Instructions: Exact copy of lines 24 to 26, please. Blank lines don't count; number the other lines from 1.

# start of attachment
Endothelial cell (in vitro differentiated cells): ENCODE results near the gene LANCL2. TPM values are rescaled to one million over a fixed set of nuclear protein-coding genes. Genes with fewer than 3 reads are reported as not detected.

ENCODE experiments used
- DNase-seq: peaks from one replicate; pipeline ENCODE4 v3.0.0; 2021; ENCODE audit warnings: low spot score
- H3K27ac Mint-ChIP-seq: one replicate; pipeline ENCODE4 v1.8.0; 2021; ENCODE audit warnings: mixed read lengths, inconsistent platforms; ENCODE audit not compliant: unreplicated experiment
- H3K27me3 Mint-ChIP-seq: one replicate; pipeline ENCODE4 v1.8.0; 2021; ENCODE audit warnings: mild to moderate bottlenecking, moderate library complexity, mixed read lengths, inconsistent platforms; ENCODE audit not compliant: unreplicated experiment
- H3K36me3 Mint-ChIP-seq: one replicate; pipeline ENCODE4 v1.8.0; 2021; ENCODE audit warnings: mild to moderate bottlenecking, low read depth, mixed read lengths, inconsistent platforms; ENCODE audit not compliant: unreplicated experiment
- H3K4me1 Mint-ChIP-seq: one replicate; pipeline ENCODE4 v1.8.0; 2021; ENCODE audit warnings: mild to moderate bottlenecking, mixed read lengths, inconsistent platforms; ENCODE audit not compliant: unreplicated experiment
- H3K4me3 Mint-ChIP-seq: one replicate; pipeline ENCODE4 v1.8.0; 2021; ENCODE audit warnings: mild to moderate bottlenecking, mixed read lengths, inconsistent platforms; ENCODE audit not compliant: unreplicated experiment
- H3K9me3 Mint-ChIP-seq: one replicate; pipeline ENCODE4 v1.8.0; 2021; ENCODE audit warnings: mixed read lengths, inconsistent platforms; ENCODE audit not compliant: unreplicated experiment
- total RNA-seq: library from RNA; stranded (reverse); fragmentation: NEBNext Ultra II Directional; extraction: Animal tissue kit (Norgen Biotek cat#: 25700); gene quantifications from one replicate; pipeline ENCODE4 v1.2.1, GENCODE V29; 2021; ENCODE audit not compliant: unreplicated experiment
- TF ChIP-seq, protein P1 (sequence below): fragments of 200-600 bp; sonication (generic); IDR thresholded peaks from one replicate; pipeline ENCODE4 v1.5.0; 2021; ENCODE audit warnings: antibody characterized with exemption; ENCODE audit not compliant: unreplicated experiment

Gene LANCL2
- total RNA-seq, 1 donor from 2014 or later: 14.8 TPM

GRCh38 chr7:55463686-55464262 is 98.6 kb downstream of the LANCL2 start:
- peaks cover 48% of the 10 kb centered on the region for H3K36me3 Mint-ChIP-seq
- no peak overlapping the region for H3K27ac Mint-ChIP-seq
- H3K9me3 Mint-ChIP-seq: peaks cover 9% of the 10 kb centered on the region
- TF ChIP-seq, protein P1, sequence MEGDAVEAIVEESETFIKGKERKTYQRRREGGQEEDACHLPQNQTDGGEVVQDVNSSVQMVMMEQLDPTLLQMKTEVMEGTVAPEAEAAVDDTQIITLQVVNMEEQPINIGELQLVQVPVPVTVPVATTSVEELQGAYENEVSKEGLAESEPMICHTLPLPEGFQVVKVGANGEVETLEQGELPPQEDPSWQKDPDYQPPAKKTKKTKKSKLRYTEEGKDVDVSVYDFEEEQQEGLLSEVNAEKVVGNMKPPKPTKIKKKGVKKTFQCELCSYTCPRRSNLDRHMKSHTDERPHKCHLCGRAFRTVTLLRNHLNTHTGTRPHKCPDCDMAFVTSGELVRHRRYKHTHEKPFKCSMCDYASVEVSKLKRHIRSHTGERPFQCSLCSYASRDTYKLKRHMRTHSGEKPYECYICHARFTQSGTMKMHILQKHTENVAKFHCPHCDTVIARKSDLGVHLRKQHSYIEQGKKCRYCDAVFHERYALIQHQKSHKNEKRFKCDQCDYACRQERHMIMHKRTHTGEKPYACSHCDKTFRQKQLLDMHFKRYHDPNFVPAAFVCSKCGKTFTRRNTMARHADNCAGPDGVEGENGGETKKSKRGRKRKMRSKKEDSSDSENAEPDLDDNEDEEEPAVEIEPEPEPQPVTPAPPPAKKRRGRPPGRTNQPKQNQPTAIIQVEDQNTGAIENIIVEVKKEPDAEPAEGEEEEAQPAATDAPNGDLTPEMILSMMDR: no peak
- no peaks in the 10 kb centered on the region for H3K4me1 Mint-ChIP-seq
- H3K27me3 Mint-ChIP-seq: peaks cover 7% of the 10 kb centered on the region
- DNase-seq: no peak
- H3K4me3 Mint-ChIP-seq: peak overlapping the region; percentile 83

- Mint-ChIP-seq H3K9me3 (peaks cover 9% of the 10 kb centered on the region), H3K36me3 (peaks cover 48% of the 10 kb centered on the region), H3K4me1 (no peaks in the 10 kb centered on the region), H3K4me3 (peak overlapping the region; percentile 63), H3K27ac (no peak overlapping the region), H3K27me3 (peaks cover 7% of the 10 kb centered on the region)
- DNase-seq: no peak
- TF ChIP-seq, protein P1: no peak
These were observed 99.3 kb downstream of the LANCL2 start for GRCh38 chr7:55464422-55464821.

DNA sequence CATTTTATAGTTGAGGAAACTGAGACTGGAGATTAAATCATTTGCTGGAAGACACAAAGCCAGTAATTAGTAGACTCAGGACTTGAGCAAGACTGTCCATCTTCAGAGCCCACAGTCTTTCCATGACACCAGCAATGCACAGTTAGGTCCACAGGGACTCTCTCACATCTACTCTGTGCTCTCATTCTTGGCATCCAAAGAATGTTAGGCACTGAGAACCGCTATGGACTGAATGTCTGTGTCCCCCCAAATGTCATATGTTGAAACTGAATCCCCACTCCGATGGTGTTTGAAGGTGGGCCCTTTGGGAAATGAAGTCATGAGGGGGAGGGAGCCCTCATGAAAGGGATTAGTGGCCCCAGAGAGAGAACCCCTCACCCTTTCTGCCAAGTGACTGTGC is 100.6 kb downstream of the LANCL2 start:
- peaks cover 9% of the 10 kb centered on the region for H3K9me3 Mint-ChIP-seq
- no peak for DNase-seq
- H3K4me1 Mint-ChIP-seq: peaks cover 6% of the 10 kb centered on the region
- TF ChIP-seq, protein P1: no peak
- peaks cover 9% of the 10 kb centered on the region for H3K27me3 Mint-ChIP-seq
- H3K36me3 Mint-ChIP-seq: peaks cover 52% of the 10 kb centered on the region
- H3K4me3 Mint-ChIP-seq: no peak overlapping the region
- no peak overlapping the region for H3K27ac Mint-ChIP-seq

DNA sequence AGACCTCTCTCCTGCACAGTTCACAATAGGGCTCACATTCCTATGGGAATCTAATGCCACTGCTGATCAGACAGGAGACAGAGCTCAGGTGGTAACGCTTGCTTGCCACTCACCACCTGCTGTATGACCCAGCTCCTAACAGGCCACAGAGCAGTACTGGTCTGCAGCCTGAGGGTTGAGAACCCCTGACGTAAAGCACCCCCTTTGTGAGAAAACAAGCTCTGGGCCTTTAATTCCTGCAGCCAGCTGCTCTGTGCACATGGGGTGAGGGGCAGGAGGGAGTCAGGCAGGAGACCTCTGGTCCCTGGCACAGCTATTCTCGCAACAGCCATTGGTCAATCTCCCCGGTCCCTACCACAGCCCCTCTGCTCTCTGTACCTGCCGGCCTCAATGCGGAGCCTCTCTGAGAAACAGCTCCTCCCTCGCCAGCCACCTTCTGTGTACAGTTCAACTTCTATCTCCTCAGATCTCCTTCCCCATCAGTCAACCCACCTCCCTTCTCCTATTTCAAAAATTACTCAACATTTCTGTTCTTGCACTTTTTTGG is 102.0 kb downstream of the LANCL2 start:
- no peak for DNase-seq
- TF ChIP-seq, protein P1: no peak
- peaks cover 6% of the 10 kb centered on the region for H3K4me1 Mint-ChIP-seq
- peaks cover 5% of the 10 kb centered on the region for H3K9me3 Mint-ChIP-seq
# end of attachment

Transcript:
- DNase-seq: no peak
- TF ChIP-seq, protein P1: no peak
These were observed 99.3 kb downstream of the LANCL2 start for GRCh38 chr7:55464422-55464821.